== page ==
“Who was conceived by the Holy Spirit and born of the Virgin Mary…”

For the next couple of weeks I am commenting on the articles of the Apostle’s Creed. This is for my benefit as much as anything. My remarks are organized only because they are following the outline of the creed. So while they are not systematic, I hope they are not rambling either! I’m giving myself a refresher course and you’re invited to come along. And as you do I trust these few words may contribute something to your understanding of what it is to have faith in the God of Jesus.


There is hardly a teaching of the Church more inaccessible to modern reason than the virgin birth. The problem is simple. Conception and birth are a process of natural life which bring a person into existence who had no prior existence.  Yet the Church confesses that the Son was born of Mary and has existed eternally just as God is eternal.  

Faith may confess this article of the creed with assurance but it does not remove the stumbling block. But if it is the task of faith to make the Son of God accessible to the world, then some way through the obstacle of reason must be found. 

Some would argue that these stories are nothing but reflections of the mythic traditions of the Hellenistic world. But this interpretation does not do justice to the forward looking, eschatological character of the revelation in Christ which is anything but a falling back into myth. The infancy narratives which are contained in Matthew and Luke are subject to the revelation of Jesus Christ as the living Word of God. In Jesus something entirely new has happened. The restraint of the birth narratives makes no room for the details of conception or the actual birth. What matters to the gospel writers is that God has revealed Himself in the flesh. What can be said of this human birth cannot be said of any other human birth, yet it was as real a birth as yours or mine. For in Jesus God does not begin a new ‘uber’ race but a new humanity.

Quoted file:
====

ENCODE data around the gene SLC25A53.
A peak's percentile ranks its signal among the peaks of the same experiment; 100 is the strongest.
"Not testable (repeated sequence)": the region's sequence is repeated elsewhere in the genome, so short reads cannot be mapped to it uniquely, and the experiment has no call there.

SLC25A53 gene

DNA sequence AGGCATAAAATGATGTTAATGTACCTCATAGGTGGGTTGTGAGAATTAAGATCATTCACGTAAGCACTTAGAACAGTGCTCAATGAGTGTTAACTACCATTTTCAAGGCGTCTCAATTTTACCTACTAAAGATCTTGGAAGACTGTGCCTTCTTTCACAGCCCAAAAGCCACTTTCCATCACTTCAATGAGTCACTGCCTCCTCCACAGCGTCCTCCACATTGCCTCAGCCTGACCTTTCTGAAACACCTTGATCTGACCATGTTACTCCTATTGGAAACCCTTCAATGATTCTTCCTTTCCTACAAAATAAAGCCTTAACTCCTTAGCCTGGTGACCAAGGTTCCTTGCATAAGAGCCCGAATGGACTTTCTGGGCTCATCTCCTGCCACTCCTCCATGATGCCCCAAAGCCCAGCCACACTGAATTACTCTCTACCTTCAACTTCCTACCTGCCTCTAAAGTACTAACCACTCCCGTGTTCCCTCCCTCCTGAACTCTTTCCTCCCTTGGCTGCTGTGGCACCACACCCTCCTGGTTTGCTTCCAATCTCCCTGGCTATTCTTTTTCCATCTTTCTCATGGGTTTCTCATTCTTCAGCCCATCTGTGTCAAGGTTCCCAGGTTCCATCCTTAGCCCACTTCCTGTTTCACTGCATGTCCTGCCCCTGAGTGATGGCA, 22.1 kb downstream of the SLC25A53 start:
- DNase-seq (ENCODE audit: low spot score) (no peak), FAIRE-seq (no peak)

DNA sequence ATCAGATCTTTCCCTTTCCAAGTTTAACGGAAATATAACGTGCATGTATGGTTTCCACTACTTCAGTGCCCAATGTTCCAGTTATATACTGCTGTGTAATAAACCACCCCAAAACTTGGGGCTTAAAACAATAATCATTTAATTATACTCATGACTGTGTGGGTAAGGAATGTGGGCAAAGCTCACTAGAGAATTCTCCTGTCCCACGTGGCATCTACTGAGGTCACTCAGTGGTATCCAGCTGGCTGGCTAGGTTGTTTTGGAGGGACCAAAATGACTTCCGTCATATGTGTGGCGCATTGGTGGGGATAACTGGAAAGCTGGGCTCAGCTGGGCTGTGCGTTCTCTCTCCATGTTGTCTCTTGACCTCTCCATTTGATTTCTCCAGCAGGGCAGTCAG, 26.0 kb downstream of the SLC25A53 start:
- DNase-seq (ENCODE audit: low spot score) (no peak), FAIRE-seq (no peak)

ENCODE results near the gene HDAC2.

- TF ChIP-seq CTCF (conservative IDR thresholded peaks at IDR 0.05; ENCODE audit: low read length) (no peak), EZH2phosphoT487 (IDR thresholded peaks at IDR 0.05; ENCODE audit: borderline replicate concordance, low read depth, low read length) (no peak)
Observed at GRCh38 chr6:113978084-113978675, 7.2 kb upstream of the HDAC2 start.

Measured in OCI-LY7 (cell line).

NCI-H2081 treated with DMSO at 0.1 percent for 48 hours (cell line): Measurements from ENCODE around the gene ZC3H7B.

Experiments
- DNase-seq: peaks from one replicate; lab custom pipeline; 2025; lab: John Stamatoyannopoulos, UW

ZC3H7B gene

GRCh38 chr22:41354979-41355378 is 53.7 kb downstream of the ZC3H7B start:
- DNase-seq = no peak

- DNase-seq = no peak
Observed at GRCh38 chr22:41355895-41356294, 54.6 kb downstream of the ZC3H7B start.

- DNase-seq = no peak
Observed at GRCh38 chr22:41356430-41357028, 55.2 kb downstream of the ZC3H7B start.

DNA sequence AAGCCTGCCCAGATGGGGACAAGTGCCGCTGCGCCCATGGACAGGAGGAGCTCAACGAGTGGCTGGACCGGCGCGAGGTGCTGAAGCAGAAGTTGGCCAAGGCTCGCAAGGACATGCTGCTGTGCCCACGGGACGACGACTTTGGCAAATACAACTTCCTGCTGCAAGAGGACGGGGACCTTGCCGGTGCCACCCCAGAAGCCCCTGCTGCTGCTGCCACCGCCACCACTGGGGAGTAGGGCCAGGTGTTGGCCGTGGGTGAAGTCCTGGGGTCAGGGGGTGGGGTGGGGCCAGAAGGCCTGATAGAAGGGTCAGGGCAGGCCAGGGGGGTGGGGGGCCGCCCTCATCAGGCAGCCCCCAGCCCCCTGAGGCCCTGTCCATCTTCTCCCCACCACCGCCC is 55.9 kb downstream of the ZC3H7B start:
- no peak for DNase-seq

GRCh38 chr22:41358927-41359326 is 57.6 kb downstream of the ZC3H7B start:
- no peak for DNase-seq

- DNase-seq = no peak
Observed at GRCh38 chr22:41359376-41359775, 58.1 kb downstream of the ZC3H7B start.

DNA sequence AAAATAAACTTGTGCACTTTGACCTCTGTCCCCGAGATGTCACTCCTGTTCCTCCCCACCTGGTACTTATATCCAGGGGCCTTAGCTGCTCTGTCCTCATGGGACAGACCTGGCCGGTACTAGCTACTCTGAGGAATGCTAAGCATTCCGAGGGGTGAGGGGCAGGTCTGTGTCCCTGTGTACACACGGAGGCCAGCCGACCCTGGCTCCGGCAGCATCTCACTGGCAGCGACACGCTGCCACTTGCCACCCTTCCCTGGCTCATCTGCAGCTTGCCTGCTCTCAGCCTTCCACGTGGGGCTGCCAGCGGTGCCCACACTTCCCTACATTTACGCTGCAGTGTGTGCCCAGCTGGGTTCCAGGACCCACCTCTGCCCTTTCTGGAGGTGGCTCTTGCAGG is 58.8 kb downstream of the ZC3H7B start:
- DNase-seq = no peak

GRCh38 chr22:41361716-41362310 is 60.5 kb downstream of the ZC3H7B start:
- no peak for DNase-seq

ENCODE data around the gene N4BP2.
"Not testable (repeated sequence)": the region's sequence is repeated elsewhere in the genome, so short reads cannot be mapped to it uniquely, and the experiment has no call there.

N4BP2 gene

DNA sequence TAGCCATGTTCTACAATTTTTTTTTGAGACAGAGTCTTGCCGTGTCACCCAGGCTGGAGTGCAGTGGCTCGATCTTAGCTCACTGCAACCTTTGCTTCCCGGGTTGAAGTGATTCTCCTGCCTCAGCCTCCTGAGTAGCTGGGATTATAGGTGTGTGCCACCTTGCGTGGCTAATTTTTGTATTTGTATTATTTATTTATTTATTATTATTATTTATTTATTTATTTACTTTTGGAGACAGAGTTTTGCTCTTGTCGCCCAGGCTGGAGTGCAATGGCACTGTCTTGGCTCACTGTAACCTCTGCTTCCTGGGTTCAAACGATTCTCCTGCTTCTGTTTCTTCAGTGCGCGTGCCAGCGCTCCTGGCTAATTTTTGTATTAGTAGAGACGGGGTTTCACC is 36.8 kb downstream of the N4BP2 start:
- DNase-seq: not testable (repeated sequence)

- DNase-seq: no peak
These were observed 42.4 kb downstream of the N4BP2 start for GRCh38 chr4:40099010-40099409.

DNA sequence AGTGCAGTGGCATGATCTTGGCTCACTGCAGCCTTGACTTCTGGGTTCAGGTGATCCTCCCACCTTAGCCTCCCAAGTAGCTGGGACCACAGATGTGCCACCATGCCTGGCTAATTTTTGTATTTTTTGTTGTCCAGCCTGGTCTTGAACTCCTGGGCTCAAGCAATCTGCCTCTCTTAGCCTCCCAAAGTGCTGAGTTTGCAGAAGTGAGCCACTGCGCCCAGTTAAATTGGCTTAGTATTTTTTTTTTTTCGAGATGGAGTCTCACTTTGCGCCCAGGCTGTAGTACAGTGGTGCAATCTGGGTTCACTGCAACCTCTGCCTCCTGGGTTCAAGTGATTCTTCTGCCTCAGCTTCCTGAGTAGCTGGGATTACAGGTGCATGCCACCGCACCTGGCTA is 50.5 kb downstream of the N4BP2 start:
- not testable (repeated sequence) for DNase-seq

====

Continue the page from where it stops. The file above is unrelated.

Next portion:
Therefore, the Church cannot acquiesce to the insistence of reason that the virgin birth be dismissed from our confession. For our confession preserves the mystery of the Word made flesh, in all lowliness, meekness and humility. The confession of the virgin birth, which includes the poor, lowly girl who submitted to God’s will for her, guards against the presumption of reason and the will of man which refuses to receive the essential message of the Incarnation; God’s salvation comes – and is willed – in the form of man’s lowliness and weakness without any kind of pride, even unto death on the cross.


Tomorrow: “Suffered under Pontius Pilate, was crucified, died and was buried…”


“May the peace of God that passes all understanding keep your hearts and minds in Christ Jesus our Lord.”